More Memories of Pineville in the 50’s and 60’s
I remember we didn’t worry about how hot it was, because we didn’t know what air conditioning was and didn’t have one till the late 60’s. We only had one television station the first few years, before Alpine Cable came to town.
We would go out Highway 28 on our bicycles, since there was not much traffic. Nowadays it would be foolish to try to ride a bike on that same road today.
I can remember the Star Theater on Main Street catching on fire and Chief Crazy Horse and Dr. Jekyll and Mr. Hyde were on the marquee that day.
Think it was still in the 60’s when Louisiana College ended their football program, due to lack of attendance at the games. I can remember the names of some players from back then like Clayton and Harry Bullard, Bill Mount, David Corley, Harry Ingalls, Frank Mobley, Gene Southern, Jim Jossick and Moose Munyan and of course Hamburger Harrison.
I remember George Huffman and Gus Perry from the Pineville Police Department and for some reason those are the only names I can recall.
Will never forget T.C. Brister who owned a sporting goods store letting me pay $6 for a $6.50 Nokona baseball glove, because that was all the money I had with me.
Can remember going to the display window of Jimmy Walker’s Appliance to watch television at night. I can remember visiting neighbors who had a television, which only got a New Orleans station and the picture was mostly snow, but a better picture would appear from time to time.
Trips to A&W Root Beer stand in Alexandria were a special treat. Those frosty mugs filled with root beer always hit the spot.
It is good to know that the same Martin Library we used to go to in the 50’s and 60’s is still operating many years later.
Remember well walking to Jack’s to buy the Sporting News baseball newspaper for a quarter on way home from high school.
Can remember the KALB radio record hops with the Big Bopper appearing a year or two before his death in a plane crash,which also killed Buddy Holly in Iowa.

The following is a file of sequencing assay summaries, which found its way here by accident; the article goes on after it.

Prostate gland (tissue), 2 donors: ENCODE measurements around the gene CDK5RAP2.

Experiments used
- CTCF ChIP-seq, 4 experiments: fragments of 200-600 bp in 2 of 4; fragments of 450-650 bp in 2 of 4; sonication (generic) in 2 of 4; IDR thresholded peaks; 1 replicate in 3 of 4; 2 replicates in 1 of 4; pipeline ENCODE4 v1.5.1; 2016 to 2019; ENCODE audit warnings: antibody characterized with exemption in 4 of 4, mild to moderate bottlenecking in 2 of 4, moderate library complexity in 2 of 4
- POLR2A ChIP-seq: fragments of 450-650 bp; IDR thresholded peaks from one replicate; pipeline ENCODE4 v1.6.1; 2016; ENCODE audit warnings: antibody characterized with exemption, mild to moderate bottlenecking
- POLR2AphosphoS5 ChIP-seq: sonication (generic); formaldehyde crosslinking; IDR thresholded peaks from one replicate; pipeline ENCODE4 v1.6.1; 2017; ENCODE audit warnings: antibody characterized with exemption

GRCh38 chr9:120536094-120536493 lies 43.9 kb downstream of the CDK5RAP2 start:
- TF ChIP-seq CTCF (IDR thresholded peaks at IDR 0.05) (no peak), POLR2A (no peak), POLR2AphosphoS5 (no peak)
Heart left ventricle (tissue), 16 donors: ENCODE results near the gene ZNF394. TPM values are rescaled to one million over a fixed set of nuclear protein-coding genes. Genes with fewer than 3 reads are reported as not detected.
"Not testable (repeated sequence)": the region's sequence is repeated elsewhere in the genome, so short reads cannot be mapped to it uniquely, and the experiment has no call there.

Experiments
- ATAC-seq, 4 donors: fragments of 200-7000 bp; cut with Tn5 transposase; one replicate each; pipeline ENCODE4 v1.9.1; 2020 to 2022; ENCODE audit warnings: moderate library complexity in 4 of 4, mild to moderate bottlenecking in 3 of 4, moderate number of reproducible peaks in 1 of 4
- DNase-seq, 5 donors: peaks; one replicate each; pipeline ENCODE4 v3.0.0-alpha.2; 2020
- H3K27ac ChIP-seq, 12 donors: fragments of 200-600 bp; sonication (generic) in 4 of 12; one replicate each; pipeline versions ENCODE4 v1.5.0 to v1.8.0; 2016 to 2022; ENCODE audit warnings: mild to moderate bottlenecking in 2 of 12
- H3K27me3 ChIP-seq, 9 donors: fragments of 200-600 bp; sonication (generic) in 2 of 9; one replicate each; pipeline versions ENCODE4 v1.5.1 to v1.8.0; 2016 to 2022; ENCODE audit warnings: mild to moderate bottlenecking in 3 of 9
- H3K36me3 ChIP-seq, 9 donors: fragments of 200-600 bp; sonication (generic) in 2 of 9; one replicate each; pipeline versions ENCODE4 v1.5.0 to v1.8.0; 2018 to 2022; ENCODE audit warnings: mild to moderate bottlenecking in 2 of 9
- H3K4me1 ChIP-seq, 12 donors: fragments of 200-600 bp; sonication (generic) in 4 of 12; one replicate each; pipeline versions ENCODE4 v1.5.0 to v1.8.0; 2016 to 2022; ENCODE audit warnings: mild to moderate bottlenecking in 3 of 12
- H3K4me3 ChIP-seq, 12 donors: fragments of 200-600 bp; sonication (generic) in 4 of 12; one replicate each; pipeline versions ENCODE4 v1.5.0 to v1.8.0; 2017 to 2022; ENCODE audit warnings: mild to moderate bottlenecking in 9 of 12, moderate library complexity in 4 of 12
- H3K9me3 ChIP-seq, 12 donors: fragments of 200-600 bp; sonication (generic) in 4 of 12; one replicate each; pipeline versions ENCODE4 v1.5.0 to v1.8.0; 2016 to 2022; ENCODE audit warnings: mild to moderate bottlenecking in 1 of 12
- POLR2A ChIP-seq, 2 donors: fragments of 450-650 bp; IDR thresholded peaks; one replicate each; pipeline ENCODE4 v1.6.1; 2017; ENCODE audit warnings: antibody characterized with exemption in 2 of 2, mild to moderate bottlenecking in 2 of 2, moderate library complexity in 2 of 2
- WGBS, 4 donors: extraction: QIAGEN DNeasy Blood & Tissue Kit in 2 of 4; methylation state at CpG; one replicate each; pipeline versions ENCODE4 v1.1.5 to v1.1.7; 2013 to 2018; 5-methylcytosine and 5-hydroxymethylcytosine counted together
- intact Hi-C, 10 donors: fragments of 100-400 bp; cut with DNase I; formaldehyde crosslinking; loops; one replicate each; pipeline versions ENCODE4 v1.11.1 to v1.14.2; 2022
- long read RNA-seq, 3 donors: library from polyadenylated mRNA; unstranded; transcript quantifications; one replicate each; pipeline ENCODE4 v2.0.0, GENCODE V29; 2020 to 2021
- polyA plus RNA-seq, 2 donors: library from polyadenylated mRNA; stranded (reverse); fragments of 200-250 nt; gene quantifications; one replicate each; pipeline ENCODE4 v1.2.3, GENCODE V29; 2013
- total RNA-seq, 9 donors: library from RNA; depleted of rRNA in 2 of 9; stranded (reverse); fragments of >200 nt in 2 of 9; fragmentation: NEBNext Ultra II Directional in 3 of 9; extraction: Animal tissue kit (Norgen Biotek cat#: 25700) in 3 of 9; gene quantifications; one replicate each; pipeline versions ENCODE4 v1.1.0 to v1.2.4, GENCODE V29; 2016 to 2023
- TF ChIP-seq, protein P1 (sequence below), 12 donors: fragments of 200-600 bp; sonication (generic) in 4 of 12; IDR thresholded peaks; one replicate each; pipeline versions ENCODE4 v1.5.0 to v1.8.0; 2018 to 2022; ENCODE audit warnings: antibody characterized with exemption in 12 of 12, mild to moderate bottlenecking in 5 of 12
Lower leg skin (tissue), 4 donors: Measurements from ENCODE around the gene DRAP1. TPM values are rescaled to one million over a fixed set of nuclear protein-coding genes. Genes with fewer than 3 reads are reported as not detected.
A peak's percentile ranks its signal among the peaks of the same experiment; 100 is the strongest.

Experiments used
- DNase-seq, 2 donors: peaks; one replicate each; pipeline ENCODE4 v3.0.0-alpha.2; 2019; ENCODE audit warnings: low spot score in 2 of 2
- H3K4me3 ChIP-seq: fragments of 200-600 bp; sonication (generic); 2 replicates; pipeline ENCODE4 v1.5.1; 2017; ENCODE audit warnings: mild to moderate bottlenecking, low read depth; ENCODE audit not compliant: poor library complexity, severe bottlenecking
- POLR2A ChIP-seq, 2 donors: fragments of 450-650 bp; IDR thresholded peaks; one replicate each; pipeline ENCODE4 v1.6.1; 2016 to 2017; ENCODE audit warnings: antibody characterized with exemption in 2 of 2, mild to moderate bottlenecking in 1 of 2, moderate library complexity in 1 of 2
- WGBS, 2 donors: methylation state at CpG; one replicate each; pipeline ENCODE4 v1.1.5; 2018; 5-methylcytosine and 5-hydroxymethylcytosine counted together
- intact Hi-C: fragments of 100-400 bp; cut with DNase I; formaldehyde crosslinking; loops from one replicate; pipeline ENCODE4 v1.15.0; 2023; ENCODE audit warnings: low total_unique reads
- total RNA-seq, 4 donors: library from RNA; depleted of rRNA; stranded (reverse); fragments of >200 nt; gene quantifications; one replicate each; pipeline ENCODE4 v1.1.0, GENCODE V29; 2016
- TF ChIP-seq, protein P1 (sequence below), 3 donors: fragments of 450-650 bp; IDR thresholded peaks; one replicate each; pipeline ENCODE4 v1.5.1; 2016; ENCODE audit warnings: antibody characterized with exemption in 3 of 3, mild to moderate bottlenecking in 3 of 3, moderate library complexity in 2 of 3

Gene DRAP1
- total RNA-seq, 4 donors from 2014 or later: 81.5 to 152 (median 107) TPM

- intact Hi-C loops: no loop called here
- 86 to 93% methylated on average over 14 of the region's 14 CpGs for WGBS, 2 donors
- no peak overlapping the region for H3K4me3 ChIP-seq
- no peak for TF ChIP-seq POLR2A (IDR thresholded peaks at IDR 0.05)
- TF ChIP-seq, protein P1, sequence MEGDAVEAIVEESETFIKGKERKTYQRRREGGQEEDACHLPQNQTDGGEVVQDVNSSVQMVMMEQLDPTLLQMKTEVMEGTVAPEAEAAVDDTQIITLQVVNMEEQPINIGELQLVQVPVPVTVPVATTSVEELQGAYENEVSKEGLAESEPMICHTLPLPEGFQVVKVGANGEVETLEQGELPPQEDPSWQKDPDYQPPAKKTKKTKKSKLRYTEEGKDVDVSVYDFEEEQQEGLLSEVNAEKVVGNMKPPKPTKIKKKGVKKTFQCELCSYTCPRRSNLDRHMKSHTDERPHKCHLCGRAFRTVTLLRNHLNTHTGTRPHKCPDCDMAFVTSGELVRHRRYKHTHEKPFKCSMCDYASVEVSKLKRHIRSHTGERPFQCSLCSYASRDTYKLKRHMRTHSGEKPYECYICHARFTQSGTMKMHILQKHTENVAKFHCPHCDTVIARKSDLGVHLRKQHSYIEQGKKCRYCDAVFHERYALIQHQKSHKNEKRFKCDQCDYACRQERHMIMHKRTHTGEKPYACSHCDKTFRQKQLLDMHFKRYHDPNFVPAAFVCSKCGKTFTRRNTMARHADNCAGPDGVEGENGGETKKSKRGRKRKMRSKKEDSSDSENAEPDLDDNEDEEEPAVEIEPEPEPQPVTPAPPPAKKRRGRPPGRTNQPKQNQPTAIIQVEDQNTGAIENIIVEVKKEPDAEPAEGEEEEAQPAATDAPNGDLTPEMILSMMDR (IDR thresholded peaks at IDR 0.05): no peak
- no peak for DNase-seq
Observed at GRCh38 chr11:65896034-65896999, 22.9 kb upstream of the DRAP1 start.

Who can forget Mr. Pendergrast walking down the street with his top hat? There were rumors that he was rich, but not sure if he was or not. He sure didn’t live like a rich man.
Hope this article revives memories of what it was like growing up in Pineville in the 50’s and 60’s.
The Donna Reed Show first appeared on ABC television network, on September 24, 1958 and would air its last show on March 19,1966.
The Donna Reed Show hasn’t received the recognition it deserved over the years. I have not heard of it being shown on the schedule of any television network. It was one of the better known situation comedies, at the time but with time has faded into oblivion, for the most part since its last show 47 years ago.
The show made recording stars of Shelley Fabares who sang the million selling “Johnny Angel” and Paul Petersen who sang “She Can’t Find Her Keys”.
Donna Reed tired of making the shows, so the show ended after 275 episodes in 1966. She appeared as Miss Ellie in 24 episodes of Dallas from 1984-1985 and died on January 14, 1986 in Beverly Hills, California from pancreatic cancer.
Carl Betz went on to star in Judd For The Defense from 1967-1969 and appeared on television and in the movies through 1977, before dying of cancer on January 18, 1978 in Los Angeles, California.
Paul Petersen has been very active in television and movies, since the Donna Reed Show ended and he appeared in eight episodes of Matt Houston in different roles. He is currently filming the movie Executive Ranks.
Petersen is well-known for his work with former child stars, who had problems adapting to life after stardom. The death of Rusty Hamer of Make Room For Daddy fame. Hamer committed suicide 10 miles from where I am writing this, when he shot himself in Deridder, Louisiana at the age of 42.
It was all the motivation that Petersen needed to strive to help child stars, who couldn’t cope in the real world.